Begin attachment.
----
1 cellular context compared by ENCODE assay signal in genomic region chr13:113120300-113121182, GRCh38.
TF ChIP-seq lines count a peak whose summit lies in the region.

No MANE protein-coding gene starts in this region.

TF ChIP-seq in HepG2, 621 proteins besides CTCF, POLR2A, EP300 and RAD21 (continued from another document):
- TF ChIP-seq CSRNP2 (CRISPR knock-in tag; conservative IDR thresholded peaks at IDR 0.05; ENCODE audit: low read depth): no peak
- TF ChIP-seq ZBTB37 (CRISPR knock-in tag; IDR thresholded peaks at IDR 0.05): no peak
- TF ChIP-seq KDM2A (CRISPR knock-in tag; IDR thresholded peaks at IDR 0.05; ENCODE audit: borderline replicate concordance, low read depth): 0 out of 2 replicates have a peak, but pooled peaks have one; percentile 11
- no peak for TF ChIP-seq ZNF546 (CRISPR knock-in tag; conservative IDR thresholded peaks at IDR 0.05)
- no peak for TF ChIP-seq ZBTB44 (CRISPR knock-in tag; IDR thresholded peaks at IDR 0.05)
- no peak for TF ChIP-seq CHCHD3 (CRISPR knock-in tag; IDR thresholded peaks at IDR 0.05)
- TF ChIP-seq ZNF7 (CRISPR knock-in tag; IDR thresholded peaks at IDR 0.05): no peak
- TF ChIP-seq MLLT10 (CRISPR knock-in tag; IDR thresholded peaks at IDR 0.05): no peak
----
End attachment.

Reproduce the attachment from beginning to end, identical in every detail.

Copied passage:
1 cellular context compared by ENCODE assay signal in genomic region chr13:113120300-113121182, GRCh38.
TF ChIP-seq lines count a peak whose summit lies in the region.

No MANE protein-coding gene starts in this region.

TF ChIP-seq in HepG2, 621 proteins besides CTCF, POLR2A, EP300 and RAD21 (continued from another document):
- TF ChIP-seq CSRNP2 (CRISPR knock-in tag; conservative IDR thresholded peaks at IDR 0.05; ENCODE audit: low read depth): no peak
- TF ChIP-seq ZBTB37 (CRISPR knock-in tag; IDR thresholded peaks at IDR 0.05): no peak
- TF ChIP-seq KDM2A (CRISPR knock-in tag; IDR thresholded peaks at IDR 0.05; ENCODE audit: borderline replicate concordance, low read depth): 0 out of 2 replicates have a peak, but pooled peaks have one; percentile 11
- no peak for TF ChIP-seq ZNF546 (CRISPR knock-in tag; conservative IDR thresholded peaks at IDR 0.05)
- no peak for TF ChIP-seq ZBTB44 (CRISPR knock-in tag; IDR thresholded peaks at IDR 0.05)
- no peak for TF ChIP-seq CHCHD3 (CRISPR knock-in tag; IDR thresholded peaks at IDR 0.05)
- TF ChIP-seq ZNF7 (CRISPR knock-in tag; IDR thresholded peaks at IDR 0.05): no peak
- TF ChIP-seq MLLT10 (CRISPR knock-in tag; IDR thresholded peaks at IDR 0.05): no peak